The agreement has been reached after the UK medicines regulator, the MHRA approved the treatment through Project Orbis, an international partnership between medicines regulators in the UK, US, Australia and others, which speeds up the approval process for promising cancer treatments.
Amanda Pritchard, NHS chief executive, said: “It is fantastic that patients in England will be the first in Europe to receive this treatment for a really advanced and aggressive form of prostate cancer thanks to the NHS fast tracking a new drug deal.
“The NHS is continuing to lead the way in securing the best possible treatments for patients – this is the latest in a long list of cutting-edge drugs that we have secured to help people to live longer with cancer, making a huge, life-changing difference to patients and their families across the country.”
Darolutamide is usually taken as a tablet with food and in combination with androgen-deprivation therapy (ADT) and docetaxel chemotherapy – patients were 32.5% less likely to die than with ADT and docetaxel alone, based on the ARASENS trial, which took place at almost 300 sites around the world, including several NHS hospitals.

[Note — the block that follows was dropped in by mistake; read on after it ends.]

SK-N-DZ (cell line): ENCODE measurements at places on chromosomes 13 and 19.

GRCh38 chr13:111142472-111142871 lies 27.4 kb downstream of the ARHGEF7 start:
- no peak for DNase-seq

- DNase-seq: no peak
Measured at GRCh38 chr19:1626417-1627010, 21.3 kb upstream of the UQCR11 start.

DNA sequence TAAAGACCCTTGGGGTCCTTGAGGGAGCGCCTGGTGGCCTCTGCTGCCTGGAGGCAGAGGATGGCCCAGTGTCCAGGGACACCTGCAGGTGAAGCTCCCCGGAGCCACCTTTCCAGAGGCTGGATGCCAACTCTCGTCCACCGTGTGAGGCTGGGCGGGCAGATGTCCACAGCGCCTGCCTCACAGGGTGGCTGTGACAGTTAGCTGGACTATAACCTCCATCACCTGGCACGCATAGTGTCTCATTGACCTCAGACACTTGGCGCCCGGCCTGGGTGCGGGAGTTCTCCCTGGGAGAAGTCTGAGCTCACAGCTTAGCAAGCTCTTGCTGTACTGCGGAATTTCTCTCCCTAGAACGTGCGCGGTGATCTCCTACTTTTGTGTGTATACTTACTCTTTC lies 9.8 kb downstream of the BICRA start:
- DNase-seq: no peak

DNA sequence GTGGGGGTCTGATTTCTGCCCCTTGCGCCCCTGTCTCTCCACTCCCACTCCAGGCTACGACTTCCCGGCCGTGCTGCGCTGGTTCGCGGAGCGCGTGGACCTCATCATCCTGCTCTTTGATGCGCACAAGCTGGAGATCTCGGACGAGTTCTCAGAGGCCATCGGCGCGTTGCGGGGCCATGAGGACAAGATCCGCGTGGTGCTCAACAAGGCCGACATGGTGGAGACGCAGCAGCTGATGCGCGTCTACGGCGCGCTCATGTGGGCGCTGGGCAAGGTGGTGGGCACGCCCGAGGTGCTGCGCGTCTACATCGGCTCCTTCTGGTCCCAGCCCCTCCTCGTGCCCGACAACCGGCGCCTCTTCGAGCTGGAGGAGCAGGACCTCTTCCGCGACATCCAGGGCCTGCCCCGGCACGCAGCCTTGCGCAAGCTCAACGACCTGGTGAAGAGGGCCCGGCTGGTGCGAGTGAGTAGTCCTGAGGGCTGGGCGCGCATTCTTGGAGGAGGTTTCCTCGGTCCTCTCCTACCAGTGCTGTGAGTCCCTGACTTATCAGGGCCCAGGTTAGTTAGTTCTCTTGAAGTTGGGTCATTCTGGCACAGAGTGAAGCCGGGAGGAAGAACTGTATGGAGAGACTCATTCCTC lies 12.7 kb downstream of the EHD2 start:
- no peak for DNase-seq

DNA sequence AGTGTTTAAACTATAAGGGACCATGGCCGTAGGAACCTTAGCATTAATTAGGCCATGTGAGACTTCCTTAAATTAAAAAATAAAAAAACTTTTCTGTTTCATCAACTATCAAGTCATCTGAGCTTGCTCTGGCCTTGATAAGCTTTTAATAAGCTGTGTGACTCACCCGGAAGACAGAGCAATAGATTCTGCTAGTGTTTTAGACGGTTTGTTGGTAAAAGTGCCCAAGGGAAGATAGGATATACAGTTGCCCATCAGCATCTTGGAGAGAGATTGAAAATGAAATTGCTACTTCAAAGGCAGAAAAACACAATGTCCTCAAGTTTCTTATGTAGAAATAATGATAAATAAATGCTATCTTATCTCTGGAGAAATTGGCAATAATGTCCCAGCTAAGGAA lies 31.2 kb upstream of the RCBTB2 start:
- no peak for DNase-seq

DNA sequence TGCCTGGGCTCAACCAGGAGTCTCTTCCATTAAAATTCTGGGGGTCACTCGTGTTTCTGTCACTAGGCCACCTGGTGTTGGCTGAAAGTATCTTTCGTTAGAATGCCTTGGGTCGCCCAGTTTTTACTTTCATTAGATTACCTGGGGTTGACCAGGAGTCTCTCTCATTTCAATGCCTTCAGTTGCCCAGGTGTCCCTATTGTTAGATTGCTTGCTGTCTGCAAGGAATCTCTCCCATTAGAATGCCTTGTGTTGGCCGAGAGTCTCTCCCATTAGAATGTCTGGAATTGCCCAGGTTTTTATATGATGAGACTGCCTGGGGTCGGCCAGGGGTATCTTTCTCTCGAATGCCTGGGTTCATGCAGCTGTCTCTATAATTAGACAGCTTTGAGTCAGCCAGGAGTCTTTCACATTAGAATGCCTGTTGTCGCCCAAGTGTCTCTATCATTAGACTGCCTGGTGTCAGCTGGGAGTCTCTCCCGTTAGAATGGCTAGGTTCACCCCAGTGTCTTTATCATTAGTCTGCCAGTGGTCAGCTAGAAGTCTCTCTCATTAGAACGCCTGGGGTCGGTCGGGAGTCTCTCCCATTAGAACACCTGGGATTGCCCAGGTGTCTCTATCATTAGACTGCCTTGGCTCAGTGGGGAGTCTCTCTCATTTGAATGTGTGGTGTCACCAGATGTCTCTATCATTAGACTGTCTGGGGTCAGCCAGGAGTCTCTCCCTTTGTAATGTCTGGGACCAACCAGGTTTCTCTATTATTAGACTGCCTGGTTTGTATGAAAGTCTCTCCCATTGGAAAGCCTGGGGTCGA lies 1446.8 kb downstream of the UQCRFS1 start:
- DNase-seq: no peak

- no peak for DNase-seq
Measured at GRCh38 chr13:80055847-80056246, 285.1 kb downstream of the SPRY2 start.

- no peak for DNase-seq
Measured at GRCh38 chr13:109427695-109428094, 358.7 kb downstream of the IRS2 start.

After completing chemotherapy with docetaxel, the NHS says patients will continue to have their original hormone therapy alongside darolutamide in order to keep testosterone levels low and help the treatment work.
Professor Peter Johnson, NHS national director for cancer, said: “We know that prostate cancer is the most common form of cancer among men and it is vital the NHS continues to diagnose patients as early as possible and expand our arsenal of cutting-edge treatments in order to increase the chances of people surviving.